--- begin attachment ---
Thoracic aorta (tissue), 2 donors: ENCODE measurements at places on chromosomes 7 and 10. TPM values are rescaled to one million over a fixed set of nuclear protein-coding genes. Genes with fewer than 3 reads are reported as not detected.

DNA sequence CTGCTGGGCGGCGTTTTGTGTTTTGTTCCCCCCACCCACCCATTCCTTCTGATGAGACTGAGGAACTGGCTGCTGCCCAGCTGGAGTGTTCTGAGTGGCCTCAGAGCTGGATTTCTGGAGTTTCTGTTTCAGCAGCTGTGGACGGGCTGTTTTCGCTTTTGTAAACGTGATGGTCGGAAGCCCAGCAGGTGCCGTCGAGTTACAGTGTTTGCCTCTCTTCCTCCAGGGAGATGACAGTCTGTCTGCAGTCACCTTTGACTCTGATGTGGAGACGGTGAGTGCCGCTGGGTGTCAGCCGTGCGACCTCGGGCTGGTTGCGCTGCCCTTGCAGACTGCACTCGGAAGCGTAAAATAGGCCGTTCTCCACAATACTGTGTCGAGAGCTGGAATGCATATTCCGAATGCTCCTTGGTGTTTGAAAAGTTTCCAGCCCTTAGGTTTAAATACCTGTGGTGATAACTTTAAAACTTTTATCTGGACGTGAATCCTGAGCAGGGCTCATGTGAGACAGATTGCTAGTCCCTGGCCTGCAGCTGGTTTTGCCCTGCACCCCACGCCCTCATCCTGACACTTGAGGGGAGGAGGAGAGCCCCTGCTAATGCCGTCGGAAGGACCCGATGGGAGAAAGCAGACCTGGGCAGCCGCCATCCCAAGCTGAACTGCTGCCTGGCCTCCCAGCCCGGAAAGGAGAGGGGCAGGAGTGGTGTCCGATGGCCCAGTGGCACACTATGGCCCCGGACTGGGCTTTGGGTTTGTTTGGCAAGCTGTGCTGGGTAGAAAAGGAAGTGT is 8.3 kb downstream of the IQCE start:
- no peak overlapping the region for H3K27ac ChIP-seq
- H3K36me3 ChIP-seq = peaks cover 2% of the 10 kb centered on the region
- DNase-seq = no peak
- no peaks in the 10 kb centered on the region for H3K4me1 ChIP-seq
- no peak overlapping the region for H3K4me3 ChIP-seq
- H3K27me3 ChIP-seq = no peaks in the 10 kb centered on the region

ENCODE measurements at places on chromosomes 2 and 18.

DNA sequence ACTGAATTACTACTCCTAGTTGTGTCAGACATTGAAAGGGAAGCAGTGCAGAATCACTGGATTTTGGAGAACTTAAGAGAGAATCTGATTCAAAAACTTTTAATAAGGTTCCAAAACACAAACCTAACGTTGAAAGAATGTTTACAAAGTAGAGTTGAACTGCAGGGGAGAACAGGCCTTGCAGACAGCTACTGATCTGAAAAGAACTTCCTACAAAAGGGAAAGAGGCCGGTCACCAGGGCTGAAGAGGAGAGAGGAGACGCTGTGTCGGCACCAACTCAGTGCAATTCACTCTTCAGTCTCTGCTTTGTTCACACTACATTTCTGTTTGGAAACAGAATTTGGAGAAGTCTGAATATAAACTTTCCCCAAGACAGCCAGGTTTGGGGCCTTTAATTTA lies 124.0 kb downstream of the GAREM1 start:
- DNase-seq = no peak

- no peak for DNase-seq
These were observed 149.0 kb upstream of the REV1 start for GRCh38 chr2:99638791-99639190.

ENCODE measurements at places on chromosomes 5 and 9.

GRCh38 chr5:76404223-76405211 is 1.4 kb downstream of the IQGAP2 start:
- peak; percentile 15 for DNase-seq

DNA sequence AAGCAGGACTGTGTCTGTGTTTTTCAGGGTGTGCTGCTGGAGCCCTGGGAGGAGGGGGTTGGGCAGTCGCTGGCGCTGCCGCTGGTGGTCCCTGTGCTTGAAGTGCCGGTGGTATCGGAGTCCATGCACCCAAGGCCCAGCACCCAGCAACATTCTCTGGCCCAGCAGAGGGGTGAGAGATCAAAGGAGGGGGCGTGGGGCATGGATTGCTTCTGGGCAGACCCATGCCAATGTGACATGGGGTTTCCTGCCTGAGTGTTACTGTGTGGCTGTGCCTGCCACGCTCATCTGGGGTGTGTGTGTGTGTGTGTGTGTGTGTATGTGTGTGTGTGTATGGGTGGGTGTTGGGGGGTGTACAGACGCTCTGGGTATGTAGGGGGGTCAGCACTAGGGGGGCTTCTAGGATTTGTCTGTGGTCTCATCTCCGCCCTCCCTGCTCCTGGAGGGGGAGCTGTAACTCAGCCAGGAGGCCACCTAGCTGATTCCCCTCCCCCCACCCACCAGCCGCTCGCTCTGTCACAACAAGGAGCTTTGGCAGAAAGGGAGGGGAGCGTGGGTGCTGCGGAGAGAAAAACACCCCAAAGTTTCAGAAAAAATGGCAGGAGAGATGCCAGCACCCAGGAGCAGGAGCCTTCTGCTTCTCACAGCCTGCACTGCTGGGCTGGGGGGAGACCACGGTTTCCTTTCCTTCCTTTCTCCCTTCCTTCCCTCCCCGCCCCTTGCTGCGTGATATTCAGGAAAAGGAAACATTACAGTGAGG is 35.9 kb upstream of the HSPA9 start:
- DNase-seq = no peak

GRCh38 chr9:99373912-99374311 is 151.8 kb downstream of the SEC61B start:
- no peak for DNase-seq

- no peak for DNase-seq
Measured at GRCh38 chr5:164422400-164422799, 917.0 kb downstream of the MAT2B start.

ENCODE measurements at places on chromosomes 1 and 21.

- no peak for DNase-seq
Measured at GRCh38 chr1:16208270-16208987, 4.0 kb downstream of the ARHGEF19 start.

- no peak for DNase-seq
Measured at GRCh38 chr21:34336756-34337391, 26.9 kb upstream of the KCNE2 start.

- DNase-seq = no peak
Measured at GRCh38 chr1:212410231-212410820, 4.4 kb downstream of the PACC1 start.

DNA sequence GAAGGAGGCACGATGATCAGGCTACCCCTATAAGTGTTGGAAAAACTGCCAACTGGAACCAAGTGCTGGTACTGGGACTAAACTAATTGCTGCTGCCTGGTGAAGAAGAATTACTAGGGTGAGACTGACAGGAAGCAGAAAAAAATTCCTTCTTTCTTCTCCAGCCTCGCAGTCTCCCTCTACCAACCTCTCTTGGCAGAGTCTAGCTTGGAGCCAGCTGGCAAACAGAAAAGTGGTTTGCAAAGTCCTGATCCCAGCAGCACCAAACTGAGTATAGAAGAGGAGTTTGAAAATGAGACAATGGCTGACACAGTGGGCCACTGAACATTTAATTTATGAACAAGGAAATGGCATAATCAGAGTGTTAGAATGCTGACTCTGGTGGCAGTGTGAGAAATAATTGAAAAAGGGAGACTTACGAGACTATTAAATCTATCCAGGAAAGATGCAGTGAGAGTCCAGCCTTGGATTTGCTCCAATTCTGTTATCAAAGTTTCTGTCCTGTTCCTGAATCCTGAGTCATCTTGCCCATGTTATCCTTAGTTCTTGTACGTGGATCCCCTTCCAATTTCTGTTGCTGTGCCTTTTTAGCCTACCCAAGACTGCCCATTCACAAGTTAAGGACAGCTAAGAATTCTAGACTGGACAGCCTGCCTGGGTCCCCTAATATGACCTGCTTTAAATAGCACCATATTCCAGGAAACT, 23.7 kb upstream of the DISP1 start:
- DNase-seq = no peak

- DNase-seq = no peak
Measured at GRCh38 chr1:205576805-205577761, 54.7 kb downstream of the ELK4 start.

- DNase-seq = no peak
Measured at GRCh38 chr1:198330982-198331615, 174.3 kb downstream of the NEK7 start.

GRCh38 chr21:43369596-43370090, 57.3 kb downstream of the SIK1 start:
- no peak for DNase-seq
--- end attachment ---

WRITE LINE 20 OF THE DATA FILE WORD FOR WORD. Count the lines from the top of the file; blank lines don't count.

- no peak for DNase-seq